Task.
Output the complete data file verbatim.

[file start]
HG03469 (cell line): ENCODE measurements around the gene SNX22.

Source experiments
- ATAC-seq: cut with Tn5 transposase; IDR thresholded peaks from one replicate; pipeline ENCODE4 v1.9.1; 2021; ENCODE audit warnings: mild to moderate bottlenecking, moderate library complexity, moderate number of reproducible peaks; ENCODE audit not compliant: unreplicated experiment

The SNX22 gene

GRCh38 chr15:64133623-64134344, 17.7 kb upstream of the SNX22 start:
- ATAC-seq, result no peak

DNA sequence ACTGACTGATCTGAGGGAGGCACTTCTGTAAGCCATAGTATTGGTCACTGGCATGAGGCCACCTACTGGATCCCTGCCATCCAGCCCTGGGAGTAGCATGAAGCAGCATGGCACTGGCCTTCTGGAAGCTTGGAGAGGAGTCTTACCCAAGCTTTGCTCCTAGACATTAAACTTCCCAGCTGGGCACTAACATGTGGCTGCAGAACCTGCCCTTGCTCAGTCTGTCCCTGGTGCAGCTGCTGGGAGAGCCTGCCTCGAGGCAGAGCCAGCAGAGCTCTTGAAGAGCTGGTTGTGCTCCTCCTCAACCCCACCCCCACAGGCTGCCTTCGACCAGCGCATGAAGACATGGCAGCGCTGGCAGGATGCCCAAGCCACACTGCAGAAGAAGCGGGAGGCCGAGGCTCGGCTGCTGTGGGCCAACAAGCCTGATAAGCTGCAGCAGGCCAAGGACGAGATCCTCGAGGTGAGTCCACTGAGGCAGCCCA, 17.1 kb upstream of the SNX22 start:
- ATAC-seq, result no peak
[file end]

HG03469 (cell line): ENCODE measurements around the gene SNX22.

Source experiments
- ATAC-seq: cut with Tn5 transposase; IDR thresholded peaks from one replicate; pipeline ENCODE4 v1.9.1; 2021; ENCODE audit warnings: mild to moderate bottlenecking, moderate library complexity, moderate number of reproducible peaks; ENCODE audit not compliant: unreplicated experiment

The SNX22 gene

GRCh38 chr15:64133623-64134344, 17.7 kb upstream of the SNX22 start:
- ATAC-seq, result no peak

DNA sequence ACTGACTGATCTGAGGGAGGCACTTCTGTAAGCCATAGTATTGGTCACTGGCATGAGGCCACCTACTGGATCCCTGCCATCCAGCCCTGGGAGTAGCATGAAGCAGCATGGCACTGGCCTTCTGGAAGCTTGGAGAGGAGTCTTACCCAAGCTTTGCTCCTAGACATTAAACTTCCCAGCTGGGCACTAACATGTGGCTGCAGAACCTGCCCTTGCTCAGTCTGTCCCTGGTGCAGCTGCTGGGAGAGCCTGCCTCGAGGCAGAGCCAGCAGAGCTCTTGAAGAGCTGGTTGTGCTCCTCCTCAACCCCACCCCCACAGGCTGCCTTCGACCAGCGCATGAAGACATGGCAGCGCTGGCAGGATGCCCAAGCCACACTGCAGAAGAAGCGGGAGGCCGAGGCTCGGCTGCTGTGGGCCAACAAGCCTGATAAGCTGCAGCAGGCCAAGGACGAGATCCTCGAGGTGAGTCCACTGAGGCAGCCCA, 17.1 kb upstream of the SNX22 start:
- ATAC-seq, result no peak